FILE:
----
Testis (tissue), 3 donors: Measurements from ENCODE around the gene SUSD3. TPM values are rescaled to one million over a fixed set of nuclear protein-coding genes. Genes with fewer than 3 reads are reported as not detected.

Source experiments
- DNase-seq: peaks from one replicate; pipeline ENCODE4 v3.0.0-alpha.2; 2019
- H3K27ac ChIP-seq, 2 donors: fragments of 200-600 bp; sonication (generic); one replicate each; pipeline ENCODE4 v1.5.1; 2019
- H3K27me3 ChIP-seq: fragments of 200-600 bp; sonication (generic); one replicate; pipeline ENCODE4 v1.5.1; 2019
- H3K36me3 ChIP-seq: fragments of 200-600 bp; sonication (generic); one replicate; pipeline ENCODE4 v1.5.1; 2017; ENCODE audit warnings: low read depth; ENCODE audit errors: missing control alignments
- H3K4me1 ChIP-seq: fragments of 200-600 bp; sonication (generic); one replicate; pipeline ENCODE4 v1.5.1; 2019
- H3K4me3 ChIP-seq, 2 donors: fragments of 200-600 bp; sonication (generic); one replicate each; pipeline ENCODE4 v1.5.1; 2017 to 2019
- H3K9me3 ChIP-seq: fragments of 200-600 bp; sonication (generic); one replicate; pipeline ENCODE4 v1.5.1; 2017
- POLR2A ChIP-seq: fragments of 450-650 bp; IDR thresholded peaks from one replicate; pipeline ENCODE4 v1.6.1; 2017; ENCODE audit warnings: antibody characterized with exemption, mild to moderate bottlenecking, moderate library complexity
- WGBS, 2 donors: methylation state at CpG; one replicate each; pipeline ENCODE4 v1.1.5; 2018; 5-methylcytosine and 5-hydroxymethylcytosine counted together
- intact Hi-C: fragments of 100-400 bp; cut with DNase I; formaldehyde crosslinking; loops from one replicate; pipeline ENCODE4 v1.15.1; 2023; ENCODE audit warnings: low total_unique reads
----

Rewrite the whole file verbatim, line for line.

Testis (tissue), 3 donors: Measurements from ENCODE around the gene SUSD3. TPM values are rescaled to one million over a fixed set of nuclear protein-coding genes. Genes with fewer than 3 reads are reported as not detected.

Source experiments
- DNase-seq: peaks from one replicate; pipeline ENCODE4 v3.0.0-alpha.2; 2019
- H3K27ac ChIP-seq, 2 donors: fragments of 200-600 bp; sonication (generic); one replicate each; pipeline ENCODE4 v1.5.1; 2019
- H3K27me3 ChIP-seq: fragments of 200-600 bp; sonication (generic); one replicate; pipeline ENCODE4 v1.5.1; 2019
- H3K36me3 ChIP-seq: fragments of 200-600 bp; sonication (generic); one replicate; pipeline ENCODE4 v1.5.1; 2017; ENCODE audit warnings: low read depth; ENCODE audit errors: missing control alignments
- H3K4me1 ChIP-seq: fragments of 200-600 bp; sonication (generic); one replicate; pipeline ENCODE4 v1.5.1; 2019
- H3K4me3 ChIP-seq, 2 donors: fragments of 200-600 bp; sonication (generic); one replicate each; pipeline ENCODE4 v1.5.1; 2017 to 2019
- H3K9me3 ChIP-seq: fragments of 200-600 bp; sonication (generic); one replicate; pipeline ENCODE4 v1.5.1; 2017
- POLR2A ChIP-seq: fragments of 450-650 bp; IDR thresholded peaks from one replicate; pipeline ENCODE4 v1.6.1; 2017; ENCODE audit warnings: antibody characterized with exemption, mild to moderate bottlenecking, moderate library complexity
- WGBS, 2 donors: methylation state at CpG; one replicate each; pipeline ENCODE4 v1.1.5; 2018; 5-methylcytosine and 5-hydroxymethylcytosine counted together
- intact Hi-C: fragments of 100-400 bp; cut with DNase I; formaldehyde crosslinking; loops from one replicate; pipeline ENCODE4 v1.15.1; 2023; ENCODE audit warnings: low total_unique reads